SEATTLE — Trey Adams, the biggest and most imposing man along the University of Washington’s offensive line, doesn’t need film, or a stat sheet, or hearsay to help shape his early impression about the Alabama defense.
He’s got ESPN.
“You seem them on ‘Sportscenter’ all the time,” Adams said. “That is a pretty good sign that they are good.”
After a full week off from winning the Pac-12 championship game, the Huskies were back at work Saturday morning, preparing for the College Football Playoff semifinals against the top-ranked Crimson Tide.
UW faces Alabama in the Peach Bowl on Dec. 31 in Atlanta, Georgia.
And the post-practice topic immediately turned to the Crimson Tide’s defense, which is being hailed as one of the best of all-time — led by defensive end Jonathan Allen and linebacker Reuben Foster.
“Up front, they can manage the line of scrimmage. They’ve got some perimeter players that can run around,” UW offensive coordinator Jonathan Smith said. “We are going to have to put a good plan together, for sure.”
Just look at some of the statistical categories Alabama leads the country in:
— Total defense at 247.8 yards per game.
— Scoring defense at 11.8 points per game (14 touchdowns given up are fewest in the nation).
— Ten defensive touchdowns scored (five interception returns, five fumble returns).
— And, perhaps the most impressive number is the 63.4 rushing yards given up per game.
“On paper, it will probably be the best defense we face,” Huskies all-purpose back Chico McClatcher said. “We’ve got to make sure our assignments on blocking are good. We have to hold onto the ball. And we have to run hard, really.”
Alabama is a classic two-gap defense where the three down linemen are responsible to control running lanes on both sides of a blocker.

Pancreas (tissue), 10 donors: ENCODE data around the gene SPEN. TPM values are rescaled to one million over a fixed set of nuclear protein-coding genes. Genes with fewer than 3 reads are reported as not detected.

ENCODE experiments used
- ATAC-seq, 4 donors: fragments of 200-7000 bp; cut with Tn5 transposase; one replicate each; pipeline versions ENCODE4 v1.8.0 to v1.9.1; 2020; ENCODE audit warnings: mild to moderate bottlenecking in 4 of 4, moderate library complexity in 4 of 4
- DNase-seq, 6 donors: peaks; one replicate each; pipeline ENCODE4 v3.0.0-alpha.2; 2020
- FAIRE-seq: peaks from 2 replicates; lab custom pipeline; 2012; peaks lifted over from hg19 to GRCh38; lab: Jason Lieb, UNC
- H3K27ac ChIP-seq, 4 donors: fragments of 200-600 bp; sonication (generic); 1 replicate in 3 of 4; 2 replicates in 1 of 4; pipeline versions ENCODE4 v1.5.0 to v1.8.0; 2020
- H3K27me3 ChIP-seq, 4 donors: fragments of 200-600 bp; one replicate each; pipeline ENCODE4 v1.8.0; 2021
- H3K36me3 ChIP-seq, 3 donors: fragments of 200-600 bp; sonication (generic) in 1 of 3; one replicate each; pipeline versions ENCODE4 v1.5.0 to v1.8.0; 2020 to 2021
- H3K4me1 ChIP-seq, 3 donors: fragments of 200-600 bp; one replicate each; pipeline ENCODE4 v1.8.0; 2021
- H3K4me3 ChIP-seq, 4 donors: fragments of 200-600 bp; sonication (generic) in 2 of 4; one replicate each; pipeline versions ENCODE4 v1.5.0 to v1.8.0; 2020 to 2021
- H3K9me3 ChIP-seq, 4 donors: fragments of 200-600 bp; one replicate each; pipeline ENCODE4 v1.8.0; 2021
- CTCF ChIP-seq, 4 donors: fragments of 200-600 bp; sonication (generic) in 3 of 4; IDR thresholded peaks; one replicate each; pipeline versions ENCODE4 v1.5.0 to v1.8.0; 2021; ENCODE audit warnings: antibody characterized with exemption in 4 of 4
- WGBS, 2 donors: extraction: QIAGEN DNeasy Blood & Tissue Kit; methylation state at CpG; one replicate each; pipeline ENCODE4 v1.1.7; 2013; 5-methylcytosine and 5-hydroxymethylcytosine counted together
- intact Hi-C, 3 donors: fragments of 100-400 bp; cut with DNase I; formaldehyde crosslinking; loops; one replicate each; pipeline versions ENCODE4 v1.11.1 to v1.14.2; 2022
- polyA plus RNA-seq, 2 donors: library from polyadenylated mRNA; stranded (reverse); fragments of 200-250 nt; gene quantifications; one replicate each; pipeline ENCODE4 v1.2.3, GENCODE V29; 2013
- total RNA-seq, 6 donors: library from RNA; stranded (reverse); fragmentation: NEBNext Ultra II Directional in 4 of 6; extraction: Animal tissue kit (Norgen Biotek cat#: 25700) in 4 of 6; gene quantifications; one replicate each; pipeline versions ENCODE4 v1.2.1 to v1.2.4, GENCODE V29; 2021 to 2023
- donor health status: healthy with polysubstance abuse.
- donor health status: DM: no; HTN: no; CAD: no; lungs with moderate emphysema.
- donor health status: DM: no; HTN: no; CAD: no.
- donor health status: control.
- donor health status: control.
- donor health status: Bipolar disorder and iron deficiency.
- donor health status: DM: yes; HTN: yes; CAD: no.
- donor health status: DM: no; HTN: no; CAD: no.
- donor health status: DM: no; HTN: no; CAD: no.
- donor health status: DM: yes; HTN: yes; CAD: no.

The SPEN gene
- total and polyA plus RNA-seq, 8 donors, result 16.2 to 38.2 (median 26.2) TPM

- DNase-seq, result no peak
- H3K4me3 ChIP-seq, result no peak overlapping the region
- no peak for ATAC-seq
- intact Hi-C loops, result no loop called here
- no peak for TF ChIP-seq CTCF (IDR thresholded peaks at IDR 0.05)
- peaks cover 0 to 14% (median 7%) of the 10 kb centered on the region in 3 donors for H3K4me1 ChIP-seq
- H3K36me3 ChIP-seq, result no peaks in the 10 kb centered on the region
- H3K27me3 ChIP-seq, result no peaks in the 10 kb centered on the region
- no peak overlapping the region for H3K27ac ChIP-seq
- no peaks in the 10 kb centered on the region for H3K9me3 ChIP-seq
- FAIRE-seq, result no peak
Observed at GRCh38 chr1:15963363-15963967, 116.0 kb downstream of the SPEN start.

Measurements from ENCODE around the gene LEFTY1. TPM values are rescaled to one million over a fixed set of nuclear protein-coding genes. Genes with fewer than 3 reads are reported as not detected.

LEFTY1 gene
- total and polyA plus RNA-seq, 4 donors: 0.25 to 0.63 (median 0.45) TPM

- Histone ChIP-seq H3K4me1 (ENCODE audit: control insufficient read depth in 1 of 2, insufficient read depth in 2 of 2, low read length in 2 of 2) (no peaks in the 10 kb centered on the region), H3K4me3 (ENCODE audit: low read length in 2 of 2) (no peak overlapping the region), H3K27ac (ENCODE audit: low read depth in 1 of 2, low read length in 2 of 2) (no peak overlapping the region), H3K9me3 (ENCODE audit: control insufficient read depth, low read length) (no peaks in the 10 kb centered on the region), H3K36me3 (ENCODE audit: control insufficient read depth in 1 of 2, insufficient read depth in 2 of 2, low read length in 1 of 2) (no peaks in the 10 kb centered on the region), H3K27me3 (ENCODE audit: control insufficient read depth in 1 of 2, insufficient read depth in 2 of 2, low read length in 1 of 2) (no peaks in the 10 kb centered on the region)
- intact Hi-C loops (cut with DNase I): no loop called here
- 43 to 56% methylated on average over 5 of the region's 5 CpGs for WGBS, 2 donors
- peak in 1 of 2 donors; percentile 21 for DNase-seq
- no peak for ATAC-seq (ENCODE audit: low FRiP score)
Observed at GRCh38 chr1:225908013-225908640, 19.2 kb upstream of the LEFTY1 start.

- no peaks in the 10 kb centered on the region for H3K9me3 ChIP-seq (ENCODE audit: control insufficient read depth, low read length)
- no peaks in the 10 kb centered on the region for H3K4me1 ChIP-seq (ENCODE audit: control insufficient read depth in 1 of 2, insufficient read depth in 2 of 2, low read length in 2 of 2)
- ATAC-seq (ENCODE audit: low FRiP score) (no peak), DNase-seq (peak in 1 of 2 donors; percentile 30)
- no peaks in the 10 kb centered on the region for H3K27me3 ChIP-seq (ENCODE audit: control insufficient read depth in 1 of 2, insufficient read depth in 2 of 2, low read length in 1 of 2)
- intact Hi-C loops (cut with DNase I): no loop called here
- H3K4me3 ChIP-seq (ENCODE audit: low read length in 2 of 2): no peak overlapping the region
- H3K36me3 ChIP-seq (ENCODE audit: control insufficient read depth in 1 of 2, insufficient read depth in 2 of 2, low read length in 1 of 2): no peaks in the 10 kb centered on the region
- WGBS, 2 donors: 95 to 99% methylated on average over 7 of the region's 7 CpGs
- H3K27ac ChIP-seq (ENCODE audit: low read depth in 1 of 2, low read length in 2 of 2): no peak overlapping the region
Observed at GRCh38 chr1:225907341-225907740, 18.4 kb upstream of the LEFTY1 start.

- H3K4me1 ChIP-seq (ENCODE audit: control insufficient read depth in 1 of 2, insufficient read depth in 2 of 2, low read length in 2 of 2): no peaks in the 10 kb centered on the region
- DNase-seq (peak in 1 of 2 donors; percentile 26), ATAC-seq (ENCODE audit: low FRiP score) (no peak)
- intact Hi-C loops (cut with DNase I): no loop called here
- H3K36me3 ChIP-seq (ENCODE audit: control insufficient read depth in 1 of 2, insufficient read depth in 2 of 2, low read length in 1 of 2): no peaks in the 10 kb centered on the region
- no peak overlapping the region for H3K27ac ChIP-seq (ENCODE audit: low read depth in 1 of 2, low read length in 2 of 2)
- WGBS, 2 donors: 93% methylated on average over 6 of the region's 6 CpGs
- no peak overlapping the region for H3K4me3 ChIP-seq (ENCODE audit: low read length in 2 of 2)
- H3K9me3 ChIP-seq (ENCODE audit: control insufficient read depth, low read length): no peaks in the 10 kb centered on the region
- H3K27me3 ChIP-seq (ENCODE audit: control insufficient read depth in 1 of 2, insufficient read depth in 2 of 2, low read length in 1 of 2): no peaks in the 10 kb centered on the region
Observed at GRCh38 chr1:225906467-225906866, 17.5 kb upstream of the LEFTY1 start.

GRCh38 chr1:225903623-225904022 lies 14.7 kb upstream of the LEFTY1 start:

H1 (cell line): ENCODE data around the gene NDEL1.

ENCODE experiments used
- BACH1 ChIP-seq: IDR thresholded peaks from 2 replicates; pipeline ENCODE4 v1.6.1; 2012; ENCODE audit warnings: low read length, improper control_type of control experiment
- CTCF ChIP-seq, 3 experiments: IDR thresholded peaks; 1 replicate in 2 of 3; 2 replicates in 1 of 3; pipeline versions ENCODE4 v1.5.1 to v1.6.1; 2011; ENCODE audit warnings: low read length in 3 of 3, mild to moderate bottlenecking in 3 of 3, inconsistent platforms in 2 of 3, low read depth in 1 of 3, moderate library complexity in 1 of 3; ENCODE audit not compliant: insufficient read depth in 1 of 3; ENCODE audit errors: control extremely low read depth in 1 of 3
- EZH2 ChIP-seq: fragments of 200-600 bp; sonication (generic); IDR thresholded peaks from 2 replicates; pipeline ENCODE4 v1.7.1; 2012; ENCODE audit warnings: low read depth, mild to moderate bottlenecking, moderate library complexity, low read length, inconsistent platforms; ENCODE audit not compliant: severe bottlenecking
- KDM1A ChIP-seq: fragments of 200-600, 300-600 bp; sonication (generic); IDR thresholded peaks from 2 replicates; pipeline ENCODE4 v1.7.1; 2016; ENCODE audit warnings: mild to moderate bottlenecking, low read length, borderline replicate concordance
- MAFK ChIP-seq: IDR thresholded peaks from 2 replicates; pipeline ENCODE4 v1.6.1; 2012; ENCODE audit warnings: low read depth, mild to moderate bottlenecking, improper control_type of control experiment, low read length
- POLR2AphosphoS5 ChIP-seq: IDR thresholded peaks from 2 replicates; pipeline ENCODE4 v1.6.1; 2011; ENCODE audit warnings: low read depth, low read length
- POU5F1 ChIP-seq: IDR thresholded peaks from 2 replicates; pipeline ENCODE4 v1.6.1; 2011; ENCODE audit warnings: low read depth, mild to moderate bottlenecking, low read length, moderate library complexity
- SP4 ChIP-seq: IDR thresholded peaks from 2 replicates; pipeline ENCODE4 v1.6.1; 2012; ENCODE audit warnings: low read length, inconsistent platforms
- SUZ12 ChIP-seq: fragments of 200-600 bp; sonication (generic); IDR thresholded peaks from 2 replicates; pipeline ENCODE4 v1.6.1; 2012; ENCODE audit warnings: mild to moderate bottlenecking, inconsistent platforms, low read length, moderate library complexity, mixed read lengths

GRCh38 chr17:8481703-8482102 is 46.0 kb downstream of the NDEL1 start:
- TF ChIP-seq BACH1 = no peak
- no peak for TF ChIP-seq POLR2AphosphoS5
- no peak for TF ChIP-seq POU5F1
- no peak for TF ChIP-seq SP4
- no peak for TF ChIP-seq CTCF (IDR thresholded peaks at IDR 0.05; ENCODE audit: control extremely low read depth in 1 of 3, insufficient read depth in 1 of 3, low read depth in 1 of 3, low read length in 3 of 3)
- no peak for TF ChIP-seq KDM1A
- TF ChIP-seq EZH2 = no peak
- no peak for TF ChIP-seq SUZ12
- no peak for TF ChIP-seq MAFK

The linebackers not only aggressively get downhill to meet ball-carriers early on inside runs, they are also sound enough not to lose outside containment.
Five starters in the Crimson Tide’s front seven are seniors.
“All of their guys across the front are NFL guys potentially,” Adams said.
In bits and pieces, Smith sees parts of USC, Utah and Colorado in Alabama’s defense.
“There are some similarities to what we’ve seen so far, but not in regards to the talent they’ve got, and the physicality they’ve got,” Smith said. “That definitely shows up on tape.”
The Huskies averaged 210.0 rushing yards per game this season, good for 36th in the country. And their 5.5-yard-per-carry average is inside the top 20.
But Alabama gives up a paltry 2.0 yards per carry to opposing ball-carriers.
“We’ve got a couple of weeks to get it figured out,” Smith said. “I know this, we are at our best when we are balanced, and we are going to try and find a way to get that done.
“At the end of the day, it’s going to come down to scoring one more point than them. We will go in there swinging, I know that.”
With a handful of recruits from the Steve Sarkisian era still on the UW roster, senior defensive back Kevin King was asked if those players worried about their old coach’s intel on them. Sarkisian is an offensive analyst for the Crimson Tide. “No,” King said. “We work on our weaknesses. What might have been a weakness back then is not a weakness now. He might try and exploit what is a strength.” … Speaking of King, he gave a glimpse of the Crimson Tide offense, comparing it a little bit to USC. “They’ve got a lot of athletes — big guys, fast guys.” … The Huskies practiced in Dempsey Indoor on Saturday, partly to get used to what the Georgia Dome might be like for the bowl game, Adams said.